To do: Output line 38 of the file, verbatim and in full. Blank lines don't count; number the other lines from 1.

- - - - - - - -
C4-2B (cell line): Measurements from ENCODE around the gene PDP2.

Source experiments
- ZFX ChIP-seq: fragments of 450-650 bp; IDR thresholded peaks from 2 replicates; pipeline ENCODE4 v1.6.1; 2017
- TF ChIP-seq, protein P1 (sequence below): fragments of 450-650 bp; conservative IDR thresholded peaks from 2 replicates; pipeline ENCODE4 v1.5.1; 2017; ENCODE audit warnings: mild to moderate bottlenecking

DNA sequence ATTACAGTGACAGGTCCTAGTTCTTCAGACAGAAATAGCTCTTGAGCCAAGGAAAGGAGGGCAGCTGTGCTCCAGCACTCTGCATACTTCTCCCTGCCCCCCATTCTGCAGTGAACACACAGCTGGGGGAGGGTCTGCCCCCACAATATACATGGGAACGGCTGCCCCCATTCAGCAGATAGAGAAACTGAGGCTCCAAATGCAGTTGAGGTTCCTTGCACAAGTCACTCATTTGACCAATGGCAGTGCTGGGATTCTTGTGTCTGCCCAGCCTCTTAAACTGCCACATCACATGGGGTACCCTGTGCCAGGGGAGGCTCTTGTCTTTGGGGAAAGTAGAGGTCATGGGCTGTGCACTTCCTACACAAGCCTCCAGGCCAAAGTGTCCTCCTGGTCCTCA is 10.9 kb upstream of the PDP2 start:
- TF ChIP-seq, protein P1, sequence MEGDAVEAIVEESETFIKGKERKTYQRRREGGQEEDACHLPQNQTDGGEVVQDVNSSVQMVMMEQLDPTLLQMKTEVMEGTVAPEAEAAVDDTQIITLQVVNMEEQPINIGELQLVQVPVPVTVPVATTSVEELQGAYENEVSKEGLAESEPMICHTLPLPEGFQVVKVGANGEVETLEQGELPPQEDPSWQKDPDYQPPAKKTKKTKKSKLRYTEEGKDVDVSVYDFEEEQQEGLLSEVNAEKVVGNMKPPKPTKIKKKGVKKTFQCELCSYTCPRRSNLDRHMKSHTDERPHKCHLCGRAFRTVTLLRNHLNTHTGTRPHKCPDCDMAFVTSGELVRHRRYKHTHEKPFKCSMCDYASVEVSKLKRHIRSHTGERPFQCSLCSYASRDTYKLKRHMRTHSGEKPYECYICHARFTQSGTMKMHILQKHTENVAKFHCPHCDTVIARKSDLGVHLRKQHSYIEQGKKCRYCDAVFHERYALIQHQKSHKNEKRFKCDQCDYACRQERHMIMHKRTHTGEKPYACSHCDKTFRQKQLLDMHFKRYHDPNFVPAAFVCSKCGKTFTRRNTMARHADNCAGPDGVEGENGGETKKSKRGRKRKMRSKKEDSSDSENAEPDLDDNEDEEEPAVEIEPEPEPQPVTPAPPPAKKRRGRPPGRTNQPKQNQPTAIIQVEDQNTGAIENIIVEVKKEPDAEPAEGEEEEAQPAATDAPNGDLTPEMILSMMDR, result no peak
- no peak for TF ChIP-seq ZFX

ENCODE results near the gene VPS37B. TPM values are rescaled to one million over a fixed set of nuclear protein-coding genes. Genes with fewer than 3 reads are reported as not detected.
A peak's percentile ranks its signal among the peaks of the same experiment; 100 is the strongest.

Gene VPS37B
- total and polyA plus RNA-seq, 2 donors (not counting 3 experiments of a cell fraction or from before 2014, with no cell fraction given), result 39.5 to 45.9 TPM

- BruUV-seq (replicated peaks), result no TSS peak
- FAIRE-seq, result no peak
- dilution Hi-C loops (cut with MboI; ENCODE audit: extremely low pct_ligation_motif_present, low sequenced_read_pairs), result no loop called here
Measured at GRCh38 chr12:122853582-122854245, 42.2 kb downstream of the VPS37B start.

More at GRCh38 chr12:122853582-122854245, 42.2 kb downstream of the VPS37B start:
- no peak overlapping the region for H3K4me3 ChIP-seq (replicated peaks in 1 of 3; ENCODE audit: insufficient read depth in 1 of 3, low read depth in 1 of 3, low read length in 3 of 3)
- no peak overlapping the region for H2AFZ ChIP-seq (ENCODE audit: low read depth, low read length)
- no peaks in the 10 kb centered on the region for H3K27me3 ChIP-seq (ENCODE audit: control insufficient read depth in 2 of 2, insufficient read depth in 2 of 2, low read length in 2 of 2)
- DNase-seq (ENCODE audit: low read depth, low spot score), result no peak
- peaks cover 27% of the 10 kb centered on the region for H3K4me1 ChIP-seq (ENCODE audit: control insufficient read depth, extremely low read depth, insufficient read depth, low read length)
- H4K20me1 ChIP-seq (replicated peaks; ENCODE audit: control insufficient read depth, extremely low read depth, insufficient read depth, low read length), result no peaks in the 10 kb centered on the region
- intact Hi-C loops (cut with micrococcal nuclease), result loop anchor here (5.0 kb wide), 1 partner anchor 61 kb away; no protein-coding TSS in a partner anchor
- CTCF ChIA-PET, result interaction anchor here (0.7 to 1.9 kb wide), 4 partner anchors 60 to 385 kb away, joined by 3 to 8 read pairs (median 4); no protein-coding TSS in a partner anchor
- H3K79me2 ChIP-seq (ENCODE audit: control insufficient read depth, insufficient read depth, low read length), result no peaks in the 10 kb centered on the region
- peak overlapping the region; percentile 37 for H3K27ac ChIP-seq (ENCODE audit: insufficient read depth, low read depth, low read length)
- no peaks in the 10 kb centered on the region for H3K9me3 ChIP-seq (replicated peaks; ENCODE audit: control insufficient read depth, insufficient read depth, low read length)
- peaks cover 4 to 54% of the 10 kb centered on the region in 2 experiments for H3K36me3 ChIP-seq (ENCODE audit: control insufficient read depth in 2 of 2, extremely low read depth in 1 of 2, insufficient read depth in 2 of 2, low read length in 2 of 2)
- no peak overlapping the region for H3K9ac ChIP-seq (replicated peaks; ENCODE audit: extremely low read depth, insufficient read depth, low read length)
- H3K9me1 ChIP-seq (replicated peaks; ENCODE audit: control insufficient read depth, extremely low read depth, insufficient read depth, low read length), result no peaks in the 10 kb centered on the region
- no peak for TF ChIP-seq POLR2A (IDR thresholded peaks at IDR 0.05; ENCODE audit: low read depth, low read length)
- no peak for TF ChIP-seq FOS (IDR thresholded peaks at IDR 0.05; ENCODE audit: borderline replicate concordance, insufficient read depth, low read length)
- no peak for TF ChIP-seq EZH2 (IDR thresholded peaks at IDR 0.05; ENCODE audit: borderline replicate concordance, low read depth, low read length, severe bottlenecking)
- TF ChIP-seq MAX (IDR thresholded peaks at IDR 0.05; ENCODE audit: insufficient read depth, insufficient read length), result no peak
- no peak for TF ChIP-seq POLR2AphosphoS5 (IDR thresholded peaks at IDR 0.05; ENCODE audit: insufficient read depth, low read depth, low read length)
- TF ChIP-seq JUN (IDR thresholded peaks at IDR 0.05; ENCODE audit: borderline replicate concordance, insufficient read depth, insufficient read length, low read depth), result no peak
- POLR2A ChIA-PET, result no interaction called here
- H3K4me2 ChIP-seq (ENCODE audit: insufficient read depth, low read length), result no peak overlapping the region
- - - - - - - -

- H3K4me2 ChIP-seq (ENCODE audit: insufficient read depth, low read length), result no peak overlapping the region